Throughout history the men and women who have prepared and buried the dead have been considered unclean. Whether we’ve been ostracized, or given a lower stratus, or temporarily shunned. If burying and handling the dead was an occupation in society, those who practiced it were the other.
With the advent of modern technology and a less superstitious view of death, undertakers have become less of the other. Today, we exist normally in the world, saved as it were from being outcast by the advances in understanding that science has provided.
In some communities, we’re even honored. But this occupation doesn’t come without a price. After all, we work for Death itself and are afforded a perspective on life that few are able or willing to see.
In ancient Egypt, the embalmers were also considered diviners. There’s some logic to believing the workers of death have a greater sense of the transcendent. We are confronted with life’s unanswerable questions as a matter of our occupation.
For all of us who have been confronted with death in our personal lives, we know all too well the questions that can come: Is death the end? Is there a God? What is the meaning of life? It seems that those who live in death’s shadow have a greater understanding of what it means to be human.
This blog is a forum … it’s a middle space, for those who realize their thoughts are neither divine or dirt. This is a place for conversation, where we can create and mold each others ideas about death and life. Welcome. And please, join the conversation!
Graduate of Northampton Community College’s Funeral Service Program.
Licensed Funeral Director in the Commonwealth of Pennsylvania since 2007.
Bachelors Degree in Bible from Lancaster Bible College
Masters Degree in Theology from Biblical Seminary
Certificate of Thanatology from The Association for Death Education and Counseling
Currently a post grad student at The University of Winchester, completing the “Death, Religion and Culture” program.
TV Spots, Radio Interviews, Features, Book Contributions etc., misc.
ABC’s 20/20 Interview for Episode “True Confessions”.
NBC News Front page feature, “Funeral director Caleb Wilde is an undertaker for the overshare generation”
TIME Magazine online feature, “Confessions Of A Funeral Director’ is a Blog You Totally Must Read”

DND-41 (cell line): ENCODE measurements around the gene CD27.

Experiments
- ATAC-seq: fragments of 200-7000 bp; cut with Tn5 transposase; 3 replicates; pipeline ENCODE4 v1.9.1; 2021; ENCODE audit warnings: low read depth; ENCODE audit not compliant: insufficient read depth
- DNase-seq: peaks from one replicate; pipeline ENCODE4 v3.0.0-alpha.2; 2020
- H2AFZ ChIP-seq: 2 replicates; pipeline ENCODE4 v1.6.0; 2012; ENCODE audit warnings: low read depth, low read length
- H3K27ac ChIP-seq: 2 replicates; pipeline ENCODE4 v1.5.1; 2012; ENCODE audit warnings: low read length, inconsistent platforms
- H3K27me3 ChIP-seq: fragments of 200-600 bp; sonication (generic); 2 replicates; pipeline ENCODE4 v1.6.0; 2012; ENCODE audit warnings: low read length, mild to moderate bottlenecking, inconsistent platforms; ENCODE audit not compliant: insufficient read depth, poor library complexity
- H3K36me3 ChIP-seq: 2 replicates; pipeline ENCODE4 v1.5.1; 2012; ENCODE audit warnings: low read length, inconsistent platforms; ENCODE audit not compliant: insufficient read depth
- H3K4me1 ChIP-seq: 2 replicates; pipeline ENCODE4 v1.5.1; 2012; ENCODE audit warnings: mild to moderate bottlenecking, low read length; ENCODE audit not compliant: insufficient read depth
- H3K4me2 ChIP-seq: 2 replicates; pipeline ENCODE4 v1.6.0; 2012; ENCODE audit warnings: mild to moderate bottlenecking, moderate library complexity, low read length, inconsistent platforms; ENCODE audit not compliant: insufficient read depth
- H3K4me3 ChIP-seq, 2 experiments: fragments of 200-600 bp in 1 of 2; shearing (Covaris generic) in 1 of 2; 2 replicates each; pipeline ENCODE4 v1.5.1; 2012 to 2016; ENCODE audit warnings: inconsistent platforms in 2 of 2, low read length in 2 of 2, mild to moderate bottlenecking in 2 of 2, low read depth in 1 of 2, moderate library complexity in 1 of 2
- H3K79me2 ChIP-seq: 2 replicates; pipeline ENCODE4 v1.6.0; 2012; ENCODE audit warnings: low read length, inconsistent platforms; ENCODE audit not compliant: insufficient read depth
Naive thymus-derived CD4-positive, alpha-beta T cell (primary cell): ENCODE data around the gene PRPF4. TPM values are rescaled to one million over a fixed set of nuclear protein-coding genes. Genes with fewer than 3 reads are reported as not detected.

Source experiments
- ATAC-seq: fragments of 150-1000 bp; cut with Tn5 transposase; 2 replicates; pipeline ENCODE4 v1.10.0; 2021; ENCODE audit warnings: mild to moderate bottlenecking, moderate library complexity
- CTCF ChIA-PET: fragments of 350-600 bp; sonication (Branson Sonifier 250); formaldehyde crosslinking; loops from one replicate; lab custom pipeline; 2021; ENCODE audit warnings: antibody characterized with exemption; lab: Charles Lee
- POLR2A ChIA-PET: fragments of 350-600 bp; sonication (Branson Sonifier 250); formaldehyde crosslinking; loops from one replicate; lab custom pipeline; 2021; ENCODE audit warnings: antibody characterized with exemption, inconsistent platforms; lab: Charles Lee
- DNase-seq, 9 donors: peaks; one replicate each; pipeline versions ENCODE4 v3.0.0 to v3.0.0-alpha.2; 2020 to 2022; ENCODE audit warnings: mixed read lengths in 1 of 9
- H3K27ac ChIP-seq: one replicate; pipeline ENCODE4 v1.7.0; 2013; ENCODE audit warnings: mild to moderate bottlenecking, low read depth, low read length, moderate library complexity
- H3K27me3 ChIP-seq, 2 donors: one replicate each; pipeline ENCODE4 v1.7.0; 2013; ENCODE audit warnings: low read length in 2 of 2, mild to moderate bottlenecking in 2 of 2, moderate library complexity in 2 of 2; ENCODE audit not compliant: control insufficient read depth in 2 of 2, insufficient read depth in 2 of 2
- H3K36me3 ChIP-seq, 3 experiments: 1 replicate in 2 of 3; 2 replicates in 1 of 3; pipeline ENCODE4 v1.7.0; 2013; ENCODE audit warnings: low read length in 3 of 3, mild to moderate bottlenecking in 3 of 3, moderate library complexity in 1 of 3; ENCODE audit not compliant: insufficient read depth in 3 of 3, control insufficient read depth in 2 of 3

Quoted in US News and World Report’s “7 Ways to Help a Loved One Grieve”
The American Funeral Director. June, 2013. ”Funeral Blogger.”
CBS Philly Feature and Interview “Chester County Funeral Director Uses Social Media To Encourage Conversations About Death”
Quotes in Themed Funerals Reflect Boomer Generation for the Philadelphia Inquirer.
Should Children go to Funerals? conversation at Huffington Post Live.
Church Leaders Top 100 (Book). ”Why 99% of Pastors are Universalists … at Funerals?”
Why Life Insurance Really Matters in Erie Sense’s Magazine.
Annual Editions: Death, Dying and Bereavement 14th Ed., 10 Burdens and Coping Mechanisms of Funeral Directors
Here are some of the featured posts I’ve written:
How To Take A Funeral Selfie Without Being A Horrible Person at Talking Points Memo
Contemplating the Death of Jack at The Ooze.
Westboro Baptist and You at RELEVANT Magazine.
Why 99% of Pastors are Universalists at Funerals at Church Leaders.
5 Things Funeral Directors Wish Pastors Knew at Church Leaders
600,000 Dying Stories Aren’t Being Told at Reject Apathy
12 Things My Father Taught Me about Being a Funeral Director at funeralOne.
How to Tell 50 Juvenile Sex Offenders about Jesus at Church Leaders
Here are some guest posts I’ve written:
Writing the Dark Chapters at Shawn Smucker’s blog.
Denial, Viewing the Deceased and Being Born Again at Alise Wright’s blog.
What Do You Have to Know to be Saved? at Rachel Held Evan’s blog.
When Your Dream is Everyone Else’s Nightmare at Shawn Smucker’s blog.
Q & A with Caleb Wilde at Lisa Delay’s blog.
Death, Trump Cards and Honesty at Kurt Willems’ blog.
Caleb the Undercover, Undertaking Missionary at Jamie Wright’s “Jamie The Very Worst Missionary.”
Living at the Crossroads of Life and Death at Chad Thomas Johnston’s blog.
The Unremembered at Joy Bennett’s “Joy in this Journey.”
Caleb Wilde, Funeral Director at Matt Appling’s “The Church of No People.”
This is How We Met: Caleb’s Story at Leigh Kramer’s blog.
How to Speak the Language of Grief at Leanne Penny’s blog.
Ask a Funeral Director in Rachel Held Evans’ “Ask a …” Series.
Thanks to You, John Wilkes Booth in The Order of the Good Death’s blog.
Come Morire Nell’epoca della Rivoluzione della Comunicazione at Salone del Lutto
Also, I get my writing published in the local newspaper a couple times a week. If you want to check out my work, click here!